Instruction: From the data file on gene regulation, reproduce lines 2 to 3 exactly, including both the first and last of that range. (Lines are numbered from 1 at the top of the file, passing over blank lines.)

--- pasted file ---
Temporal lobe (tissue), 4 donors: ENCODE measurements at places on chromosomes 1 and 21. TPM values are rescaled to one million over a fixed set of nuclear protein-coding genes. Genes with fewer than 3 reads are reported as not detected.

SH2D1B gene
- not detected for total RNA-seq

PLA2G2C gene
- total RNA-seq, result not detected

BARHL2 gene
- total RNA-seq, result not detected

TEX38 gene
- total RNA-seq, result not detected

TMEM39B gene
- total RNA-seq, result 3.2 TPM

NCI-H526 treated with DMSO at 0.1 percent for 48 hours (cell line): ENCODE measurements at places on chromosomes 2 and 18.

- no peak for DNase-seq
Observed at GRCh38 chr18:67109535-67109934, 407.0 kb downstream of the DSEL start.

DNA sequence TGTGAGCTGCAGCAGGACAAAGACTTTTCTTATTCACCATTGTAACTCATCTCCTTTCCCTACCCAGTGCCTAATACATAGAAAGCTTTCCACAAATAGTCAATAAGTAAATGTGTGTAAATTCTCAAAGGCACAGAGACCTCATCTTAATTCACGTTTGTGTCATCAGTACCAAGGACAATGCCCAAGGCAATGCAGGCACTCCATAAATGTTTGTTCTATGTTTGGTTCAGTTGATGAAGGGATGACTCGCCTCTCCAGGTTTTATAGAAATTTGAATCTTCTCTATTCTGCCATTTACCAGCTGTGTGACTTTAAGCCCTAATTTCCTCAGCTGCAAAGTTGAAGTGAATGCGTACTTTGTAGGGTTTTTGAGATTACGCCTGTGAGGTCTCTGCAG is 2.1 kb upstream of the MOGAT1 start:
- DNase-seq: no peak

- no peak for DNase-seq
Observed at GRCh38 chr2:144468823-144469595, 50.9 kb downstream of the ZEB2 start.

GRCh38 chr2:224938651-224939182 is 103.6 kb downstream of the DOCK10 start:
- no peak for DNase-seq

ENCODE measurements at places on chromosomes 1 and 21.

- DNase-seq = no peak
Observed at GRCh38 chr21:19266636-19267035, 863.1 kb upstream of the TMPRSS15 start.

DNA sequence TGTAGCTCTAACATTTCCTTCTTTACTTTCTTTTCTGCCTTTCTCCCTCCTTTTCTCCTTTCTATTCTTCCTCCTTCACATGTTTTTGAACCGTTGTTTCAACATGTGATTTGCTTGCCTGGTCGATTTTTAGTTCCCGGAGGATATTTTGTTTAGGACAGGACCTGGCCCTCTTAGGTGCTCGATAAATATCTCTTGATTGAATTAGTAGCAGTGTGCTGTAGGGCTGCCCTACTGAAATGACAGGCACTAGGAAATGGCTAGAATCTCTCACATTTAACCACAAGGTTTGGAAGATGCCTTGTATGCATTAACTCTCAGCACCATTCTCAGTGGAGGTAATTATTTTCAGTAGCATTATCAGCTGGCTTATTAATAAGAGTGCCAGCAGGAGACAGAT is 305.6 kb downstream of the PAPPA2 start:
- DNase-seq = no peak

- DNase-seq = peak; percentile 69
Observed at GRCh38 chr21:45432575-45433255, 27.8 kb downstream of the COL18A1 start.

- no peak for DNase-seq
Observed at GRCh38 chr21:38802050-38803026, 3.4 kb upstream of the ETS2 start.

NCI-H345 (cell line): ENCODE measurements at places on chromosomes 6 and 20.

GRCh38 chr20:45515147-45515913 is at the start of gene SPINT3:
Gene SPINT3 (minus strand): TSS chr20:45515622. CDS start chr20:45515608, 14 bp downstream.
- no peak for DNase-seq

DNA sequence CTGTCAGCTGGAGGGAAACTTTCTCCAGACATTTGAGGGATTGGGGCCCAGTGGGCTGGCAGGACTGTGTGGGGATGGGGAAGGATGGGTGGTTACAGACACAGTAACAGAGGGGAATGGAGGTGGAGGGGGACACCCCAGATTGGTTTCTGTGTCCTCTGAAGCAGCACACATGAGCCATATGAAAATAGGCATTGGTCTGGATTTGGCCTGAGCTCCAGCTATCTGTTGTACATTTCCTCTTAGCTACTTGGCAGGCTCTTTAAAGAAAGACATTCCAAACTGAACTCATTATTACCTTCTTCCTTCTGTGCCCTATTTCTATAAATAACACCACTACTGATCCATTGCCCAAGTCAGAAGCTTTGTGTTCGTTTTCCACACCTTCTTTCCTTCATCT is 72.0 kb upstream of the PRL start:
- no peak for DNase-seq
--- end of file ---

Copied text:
SH2D1B gene
- not detected for total RNA-seq